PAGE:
Savoring Improvement Experiences

Savoring the joy in improvement experiences in running and elsewhere.

By on December 13, 2023 | Comments

Improvement, especially the noticeable improvement of a personal attribute or skill, is so wonderfully satisfying. Whether that’s adding weight in one’s lifting routine, cutting a few seconds from a running P.R., or casting a bit better as a fisherman, it sure does feel good, doesn’t it?!

Mount Dewar - 2023 V5000 The Wild

Finding joy in running atop Mount Dewar and many more kilometers of the V5000 course at The WILD 2023. Photo: iRunFar/Bryon Powell

This isn’t an earth-shattering observation or one that I’ve never written about, but it is a fun one to uncover each and every time. Maybe you have it when a series of struggle-filled runs yield to an easier run. Maybe it’s that day when you think to yourself for the umpteenth time, I’m a runner, again!

Maybe it’s when it’s finally easy going or you even feel strong at the end of a long run … no matter how long that may be. Maybe it’s like a bolt of lightning that might come from hopping in a short race and running faster than you thought you had any business doing, or the slow burn of success as mile after mile pass by without failure toward the end of an ultramarathon.

Indeed, I’ve had each and every one of these thoughts over the past two months, as I’ve worked my way back from deprioritizing running for three months following running the Hardrock 100 and, then, while taking my Alaskabbatical. These highlights help to offset the inevitable less encouraging moments along the path to renewed fitness. Whether from chronic injury or lack of fitness, there were plenty of stop-and-walk moments along this journey.

2023 Hopewell Valley Turkey Trot

When you find 5k worth of 6:15 per mile pace in your legs after many years absence. Photo: iRunFar/Gretchen Kish

While I’ve savored these improvement experiences for decades, as an aging runner, it’s unlikely that I’ll find improvement at the top end of my range. Put another way, P.R.s are likely a thing of the past, unless they come in the form of something that I’ve never attempted. Perhaps that doesn’t make return-to-fitness gains doubly exciting, but maybe it concentrates some of the joys that come from fitness gains. As time passes, those return-to-fitness gains and top-end fitness start to fall much closer on the total possible fitness spectrum.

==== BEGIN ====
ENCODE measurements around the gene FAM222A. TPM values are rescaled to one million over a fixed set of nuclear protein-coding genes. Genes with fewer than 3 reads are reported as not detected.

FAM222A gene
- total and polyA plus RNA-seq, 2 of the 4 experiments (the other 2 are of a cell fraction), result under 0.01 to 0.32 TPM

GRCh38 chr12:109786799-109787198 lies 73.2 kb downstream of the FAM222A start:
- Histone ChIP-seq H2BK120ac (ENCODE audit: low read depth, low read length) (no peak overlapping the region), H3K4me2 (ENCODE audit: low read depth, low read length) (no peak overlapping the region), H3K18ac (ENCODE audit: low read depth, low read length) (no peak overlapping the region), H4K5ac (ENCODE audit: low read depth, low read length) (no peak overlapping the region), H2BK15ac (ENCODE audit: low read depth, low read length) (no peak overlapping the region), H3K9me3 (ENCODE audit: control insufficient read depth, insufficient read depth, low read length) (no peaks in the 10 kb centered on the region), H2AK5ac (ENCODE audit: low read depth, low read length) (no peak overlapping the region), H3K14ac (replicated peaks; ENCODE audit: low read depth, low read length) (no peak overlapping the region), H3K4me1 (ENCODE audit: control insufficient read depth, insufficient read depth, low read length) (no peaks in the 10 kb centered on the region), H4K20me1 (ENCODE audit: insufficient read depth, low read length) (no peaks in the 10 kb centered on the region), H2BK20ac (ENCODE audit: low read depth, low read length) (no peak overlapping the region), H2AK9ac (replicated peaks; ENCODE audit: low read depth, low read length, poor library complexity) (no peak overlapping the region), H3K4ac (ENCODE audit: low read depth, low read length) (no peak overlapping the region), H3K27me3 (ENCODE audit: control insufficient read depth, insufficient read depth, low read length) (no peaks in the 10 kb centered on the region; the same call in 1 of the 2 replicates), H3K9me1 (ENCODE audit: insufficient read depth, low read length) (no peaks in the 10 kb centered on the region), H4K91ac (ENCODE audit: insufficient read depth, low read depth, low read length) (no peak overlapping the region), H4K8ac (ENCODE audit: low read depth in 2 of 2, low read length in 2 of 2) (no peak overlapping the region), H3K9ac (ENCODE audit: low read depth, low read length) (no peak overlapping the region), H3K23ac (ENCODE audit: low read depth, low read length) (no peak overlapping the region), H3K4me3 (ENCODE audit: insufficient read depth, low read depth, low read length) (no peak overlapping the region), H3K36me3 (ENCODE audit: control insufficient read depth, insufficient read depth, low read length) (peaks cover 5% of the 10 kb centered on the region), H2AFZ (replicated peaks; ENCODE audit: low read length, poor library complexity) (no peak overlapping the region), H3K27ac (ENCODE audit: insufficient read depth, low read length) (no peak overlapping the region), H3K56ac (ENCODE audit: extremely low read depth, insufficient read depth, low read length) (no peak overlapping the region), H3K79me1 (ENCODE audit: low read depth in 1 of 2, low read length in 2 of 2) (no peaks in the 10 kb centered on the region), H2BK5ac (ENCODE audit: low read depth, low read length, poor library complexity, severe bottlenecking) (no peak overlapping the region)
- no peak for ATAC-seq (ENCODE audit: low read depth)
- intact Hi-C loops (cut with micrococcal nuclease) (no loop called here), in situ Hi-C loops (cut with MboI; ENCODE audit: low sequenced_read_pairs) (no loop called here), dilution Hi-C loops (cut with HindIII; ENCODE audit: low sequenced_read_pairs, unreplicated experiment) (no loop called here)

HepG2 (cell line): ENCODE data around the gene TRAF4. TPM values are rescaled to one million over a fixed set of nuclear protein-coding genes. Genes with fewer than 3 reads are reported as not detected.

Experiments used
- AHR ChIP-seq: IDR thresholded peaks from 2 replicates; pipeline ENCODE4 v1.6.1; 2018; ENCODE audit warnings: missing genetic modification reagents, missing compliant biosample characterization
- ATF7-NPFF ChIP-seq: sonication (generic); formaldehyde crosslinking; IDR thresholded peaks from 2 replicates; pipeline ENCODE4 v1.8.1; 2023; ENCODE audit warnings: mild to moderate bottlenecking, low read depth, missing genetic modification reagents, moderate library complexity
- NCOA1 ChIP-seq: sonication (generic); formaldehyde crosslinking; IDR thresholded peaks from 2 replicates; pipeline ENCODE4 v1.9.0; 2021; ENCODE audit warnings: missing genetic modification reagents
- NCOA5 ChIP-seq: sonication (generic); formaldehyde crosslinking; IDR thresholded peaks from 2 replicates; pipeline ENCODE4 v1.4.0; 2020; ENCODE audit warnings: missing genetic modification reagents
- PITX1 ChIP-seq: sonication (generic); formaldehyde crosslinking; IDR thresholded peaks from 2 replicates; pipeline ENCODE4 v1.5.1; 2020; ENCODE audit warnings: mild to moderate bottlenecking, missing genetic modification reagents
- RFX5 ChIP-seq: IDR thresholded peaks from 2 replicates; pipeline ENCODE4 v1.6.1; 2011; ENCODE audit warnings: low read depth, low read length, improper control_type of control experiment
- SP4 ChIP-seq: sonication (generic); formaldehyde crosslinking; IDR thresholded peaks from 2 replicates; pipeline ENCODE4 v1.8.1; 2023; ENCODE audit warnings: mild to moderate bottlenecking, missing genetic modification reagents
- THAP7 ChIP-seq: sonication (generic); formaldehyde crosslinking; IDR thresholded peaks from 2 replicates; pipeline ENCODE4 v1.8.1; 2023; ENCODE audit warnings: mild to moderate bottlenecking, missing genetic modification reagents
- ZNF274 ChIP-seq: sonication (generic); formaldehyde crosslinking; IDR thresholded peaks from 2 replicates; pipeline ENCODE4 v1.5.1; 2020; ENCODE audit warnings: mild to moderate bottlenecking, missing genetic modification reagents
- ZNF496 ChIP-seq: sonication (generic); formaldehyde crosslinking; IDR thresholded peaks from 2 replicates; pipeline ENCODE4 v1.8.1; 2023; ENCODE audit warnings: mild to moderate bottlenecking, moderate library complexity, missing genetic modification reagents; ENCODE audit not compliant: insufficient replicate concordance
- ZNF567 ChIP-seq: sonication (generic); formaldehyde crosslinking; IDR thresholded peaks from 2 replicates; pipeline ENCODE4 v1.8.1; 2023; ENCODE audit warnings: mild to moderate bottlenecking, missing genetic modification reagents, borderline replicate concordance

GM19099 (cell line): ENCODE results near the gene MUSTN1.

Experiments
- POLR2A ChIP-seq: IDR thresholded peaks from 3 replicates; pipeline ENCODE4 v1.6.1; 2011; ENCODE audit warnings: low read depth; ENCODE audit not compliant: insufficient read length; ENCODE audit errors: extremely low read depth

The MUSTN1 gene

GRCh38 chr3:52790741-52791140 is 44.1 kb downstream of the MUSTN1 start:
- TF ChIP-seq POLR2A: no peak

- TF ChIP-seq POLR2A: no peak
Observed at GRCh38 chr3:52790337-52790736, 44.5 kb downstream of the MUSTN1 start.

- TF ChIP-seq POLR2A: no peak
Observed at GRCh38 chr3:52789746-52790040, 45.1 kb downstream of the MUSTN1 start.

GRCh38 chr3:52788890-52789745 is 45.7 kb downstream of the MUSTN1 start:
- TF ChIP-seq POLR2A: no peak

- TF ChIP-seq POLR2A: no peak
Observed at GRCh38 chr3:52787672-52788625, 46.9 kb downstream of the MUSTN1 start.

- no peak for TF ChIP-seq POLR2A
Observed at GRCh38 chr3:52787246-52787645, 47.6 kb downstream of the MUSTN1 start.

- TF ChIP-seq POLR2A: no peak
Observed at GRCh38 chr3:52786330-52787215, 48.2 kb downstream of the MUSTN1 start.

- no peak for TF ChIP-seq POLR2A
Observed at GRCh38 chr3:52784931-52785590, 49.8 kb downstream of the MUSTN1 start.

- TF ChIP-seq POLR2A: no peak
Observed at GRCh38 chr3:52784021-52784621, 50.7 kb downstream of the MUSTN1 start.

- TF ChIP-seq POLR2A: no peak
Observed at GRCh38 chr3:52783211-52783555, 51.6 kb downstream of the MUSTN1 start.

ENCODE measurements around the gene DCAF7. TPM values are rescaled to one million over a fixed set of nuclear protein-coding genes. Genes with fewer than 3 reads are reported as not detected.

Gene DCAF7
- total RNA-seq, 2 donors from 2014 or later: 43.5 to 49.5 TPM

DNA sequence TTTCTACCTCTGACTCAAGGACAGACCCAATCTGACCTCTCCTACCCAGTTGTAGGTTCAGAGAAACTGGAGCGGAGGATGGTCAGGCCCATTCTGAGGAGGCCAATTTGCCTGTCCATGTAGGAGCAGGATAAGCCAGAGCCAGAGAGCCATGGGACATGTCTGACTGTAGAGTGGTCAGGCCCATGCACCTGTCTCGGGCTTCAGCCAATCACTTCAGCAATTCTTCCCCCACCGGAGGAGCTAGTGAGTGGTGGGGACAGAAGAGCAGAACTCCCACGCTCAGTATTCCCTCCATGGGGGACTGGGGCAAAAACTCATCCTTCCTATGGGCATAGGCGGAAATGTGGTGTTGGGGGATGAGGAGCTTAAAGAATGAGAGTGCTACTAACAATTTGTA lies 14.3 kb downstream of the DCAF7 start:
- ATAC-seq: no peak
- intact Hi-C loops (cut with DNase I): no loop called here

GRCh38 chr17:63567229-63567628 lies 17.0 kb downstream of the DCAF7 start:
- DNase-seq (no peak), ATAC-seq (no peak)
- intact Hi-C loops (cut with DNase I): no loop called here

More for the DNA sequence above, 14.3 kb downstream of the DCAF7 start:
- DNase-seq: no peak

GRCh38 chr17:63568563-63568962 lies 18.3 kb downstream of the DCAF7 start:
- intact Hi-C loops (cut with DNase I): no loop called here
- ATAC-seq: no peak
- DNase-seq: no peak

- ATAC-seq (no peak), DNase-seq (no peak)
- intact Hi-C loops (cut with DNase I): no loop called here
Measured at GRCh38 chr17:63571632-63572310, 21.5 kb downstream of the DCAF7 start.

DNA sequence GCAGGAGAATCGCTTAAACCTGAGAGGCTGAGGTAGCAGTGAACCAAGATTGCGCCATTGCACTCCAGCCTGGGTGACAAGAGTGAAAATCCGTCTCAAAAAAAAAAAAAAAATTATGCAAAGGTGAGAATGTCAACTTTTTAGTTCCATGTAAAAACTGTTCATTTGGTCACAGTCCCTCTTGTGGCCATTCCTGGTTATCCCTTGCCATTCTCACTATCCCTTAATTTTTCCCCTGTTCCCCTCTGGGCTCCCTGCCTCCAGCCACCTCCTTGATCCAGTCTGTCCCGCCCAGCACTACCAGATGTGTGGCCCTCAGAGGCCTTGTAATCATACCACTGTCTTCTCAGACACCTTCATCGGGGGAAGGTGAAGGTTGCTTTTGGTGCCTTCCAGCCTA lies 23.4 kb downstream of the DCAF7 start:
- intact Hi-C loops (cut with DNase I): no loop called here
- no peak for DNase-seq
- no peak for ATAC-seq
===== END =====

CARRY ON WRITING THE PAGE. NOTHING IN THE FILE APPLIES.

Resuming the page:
Conversely, I do realize that maybe I’m in a return-to-fitness sweet spot these days. I have the advantages of more than 30 years of running as well as the knowledge and experience that comes with that. Aside from that, there’s a fair bit of “old man” strength cultivated through the years.

On the flip side, I’m quite conscious that at some time in the possibly quite near future, it will become increasingly difficult to return from prolonged training breaks. It will take longer for muscles to grow and connective tissues to strengthen, while my overall ability to recover will slow, meaning I’ll have to add training volume and intensity more slowly.

Thankfully, such issues aren’t yet readily apparent and so, again, I’m savoring the improvement experiences of returning to fitness.

Call for Comments

  • What moments of improvement stand out in your mind as your return to fitness?
  • Has your relationship with them changed over time and across aspects of your life?
2023 Ultrout - Golden Horn

Making it through 50 miles of high-altitude fun after four weeks of training. Photo: iRunFar/Bryon Powell

Bryon Powell

Bryon Powell is the Founding Editor of iRunFar. He’s been writing about trail running, ultrarunning, and running gear for more than 15 years. Aside from iRunFar, he’s authored the books Relentless Forward Progress: A Guide to Running Ultramarathons and Where the Road Ends: A Guide to Trail Running, been a contributing editor at Trail Runner magazine, written for publications including Outside, Sierra, and Running Times, and coached ultrarunners of all abilities. Based in Silverton, Colorado, Bryon is an avid trail runner and ultrarunner who competes in events from the Hardrock 100 Mile just out his front door to races long and short around the world, that is, when he’s not fly fishing or tending to his garden.